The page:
During early stages of the COVID-19 lockdowns last year, Doughty said that traditional individual life insurance sales initially suffered in Canada as people weren’t able to get paramedical testing. But between the third and fourth quarters last year, sales bounced back, rising 17 per cent, Doughty said

“There certainly is more frequency of short-term disability claims caused by COVID-19,” said Daniel Fishbein, president of Sun Life Financial U.S. “The other aspect of this is sales. Sales have remained strong for us. They were up year-over-year, and strong in all of our businesses.”

The two Toronto-based insurers have been vying for growth internationally as they try to hedge their businesses against various risks and diversify their portfolios. Asia has become a key market for both brands, both in established financial centres like Hong Kong and emerging markets.

ALSO READ: Cineplex CEO says cinemas ‘could help in a big way’ as potential vaccination sites

Manulife’s Gori called Asia the “Crown jewel” of the business, rising from 35 per cent of earnings in 2016 to 41 per cent in 2020. By 2025, Asia could represent about half of the company’s earnings base, Gori said. Sun Life executives called Asia a market with “huge potential” where they are focused on building scale.

Both Manulife and Sun Life also pointed to their digital initiatives. Sun Life said it had tripled the number of workers using its digital Maxwell Health tools between 2019 and 2020.Manulife subsidiary John Hancock launched a collaboration with Amazon in the U.S., where gave free wearable health trackers to life insurance customers.

“From a Canadian perspective, we certainly have also taken advantage of the pandemic to digitize a lot of our processes,” Manulife’s Doughty said. “I think that will help with the ability to process sales and make it easier for both customers and advisors going forward.”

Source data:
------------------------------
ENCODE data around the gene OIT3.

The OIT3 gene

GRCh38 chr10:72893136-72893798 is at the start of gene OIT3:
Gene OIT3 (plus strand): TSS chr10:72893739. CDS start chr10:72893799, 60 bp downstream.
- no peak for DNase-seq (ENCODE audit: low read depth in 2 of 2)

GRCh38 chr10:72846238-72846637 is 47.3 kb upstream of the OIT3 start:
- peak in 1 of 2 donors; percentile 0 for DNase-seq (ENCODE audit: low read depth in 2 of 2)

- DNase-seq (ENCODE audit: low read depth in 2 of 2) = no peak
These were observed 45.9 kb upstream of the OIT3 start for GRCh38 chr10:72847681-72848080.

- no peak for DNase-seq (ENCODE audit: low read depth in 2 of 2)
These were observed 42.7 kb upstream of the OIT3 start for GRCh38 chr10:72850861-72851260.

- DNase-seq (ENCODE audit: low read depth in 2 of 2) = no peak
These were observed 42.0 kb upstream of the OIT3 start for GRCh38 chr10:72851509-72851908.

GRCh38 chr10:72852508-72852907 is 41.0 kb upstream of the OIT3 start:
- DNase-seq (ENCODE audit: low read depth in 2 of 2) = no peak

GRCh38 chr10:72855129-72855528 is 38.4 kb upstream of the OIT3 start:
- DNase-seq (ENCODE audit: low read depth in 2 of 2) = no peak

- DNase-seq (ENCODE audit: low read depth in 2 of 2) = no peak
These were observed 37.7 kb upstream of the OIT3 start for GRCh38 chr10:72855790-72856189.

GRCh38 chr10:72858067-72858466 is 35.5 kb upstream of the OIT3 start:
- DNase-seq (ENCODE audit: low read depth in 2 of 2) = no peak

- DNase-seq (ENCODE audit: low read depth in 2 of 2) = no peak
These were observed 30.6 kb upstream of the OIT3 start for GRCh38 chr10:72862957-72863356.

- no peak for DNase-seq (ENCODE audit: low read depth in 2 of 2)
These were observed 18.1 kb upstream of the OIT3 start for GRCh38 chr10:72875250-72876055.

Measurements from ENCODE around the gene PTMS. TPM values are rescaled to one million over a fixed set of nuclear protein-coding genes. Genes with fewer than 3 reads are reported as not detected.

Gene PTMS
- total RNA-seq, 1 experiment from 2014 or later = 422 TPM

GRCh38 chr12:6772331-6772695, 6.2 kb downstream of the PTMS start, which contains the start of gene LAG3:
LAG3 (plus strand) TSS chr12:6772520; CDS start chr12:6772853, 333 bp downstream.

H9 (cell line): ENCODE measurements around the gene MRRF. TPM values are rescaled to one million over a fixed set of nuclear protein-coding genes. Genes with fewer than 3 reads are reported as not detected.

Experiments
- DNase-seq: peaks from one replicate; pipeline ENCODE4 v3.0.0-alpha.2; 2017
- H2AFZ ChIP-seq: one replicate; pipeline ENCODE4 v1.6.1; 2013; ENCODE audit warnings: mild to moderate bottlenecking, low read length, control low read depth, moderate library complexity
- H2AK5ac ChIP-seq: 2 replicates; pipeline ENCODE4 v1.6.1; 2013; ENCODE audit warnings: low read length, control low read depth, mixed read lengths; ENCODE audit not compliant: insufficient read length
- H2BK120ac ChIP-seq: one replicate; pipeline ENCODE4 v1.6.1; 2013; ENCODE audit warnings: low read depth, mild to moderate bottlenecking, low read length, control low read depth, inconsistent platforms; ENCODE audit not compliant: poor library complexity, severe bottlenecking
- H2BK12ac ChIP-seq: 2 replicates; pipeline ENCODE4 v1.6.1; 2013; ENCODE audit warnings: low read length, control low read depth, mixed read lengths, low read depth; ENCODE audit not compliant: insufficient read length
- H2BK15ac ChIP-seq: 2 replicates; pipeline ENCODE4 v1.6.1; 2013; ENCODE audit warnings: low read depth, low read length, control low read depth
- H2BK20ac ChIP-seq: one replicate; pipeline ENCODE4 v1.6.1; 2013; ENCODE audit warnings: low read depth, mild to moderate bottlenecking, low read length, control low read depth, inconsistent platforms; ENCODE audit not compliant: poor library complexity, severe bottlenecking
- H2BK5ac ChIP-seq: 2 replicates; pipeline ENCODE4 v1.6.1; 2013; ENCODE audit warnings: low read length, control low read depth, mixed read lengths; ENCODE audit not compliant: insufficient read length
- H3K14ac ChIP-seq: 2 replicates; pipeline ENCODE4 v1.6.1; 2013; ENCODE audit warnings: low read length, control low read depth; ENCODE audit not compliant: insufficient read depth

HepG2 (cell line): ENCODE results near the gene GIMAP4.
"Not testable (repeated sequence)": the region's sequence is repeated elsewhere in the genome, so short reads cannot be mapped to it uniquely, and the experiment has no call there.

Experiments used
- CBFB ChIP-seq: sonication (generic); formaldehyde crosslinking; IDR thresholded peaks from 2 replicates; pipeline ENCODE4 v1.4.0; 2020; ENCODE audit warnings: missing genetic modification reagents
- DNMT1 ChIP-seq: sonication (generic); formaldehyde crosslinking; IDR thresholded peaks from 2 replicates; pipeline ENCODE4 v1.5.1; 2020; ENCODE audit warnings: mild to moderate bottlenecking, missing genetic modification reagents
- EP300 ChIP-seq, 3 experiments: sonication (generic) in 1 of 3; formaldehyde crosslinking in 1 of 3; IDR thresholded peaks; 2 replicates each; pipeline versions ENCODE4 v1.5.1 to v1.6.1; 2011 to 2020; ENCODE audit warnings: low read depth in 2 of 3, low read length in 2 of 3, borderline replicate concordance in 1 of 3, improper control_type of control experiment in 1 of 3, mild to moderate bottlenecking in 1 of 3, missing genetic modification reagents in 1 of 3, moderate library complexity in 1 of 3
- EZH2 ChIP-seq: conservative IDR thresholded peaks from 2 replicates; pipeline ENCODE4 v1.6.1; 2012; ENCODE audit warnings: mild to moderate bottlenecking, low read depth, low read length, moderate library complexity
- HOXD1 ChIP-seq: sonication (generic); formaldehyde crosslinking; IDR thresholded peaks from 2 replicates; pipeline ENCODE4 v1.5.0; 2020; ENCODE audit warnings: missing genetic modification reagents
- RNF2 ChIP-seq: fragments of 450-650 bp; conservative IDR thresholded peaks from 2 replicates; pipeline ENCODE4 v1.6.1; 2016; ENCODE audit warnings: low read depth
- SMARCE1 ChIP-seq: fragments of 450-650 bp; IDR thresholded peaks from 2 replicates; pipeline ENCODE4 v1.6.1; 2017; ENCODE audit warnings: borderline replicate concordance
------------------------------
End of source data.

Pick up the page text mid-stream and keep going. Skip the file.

Sun Life’s Connor also noted the company’s focus on improving climate-change related disclosures and getting better diversity within in the company. Connor said Sun Life plans to have gender parity at the executive level by 2025, and have 25 per cent of executive roles staffed by underrepresented ethnicities in North America, including goals for Black and Indigenous people of color.

Gabriel Dechaine of National Bank of Canada Equity Research wrote that despite the spectre of setting aside reserves to deal with mortalities, Manulife ended the year on a strong note.

Although we are generally averse to corporate buzzwords, (Sun Life’s fourth quarter) was emblematic of the company’s ‘resilient business mix.’ That is, despite weaker than normal investment performance … the company delivered a solid earnings beat,” wrote Dechaine in a client note.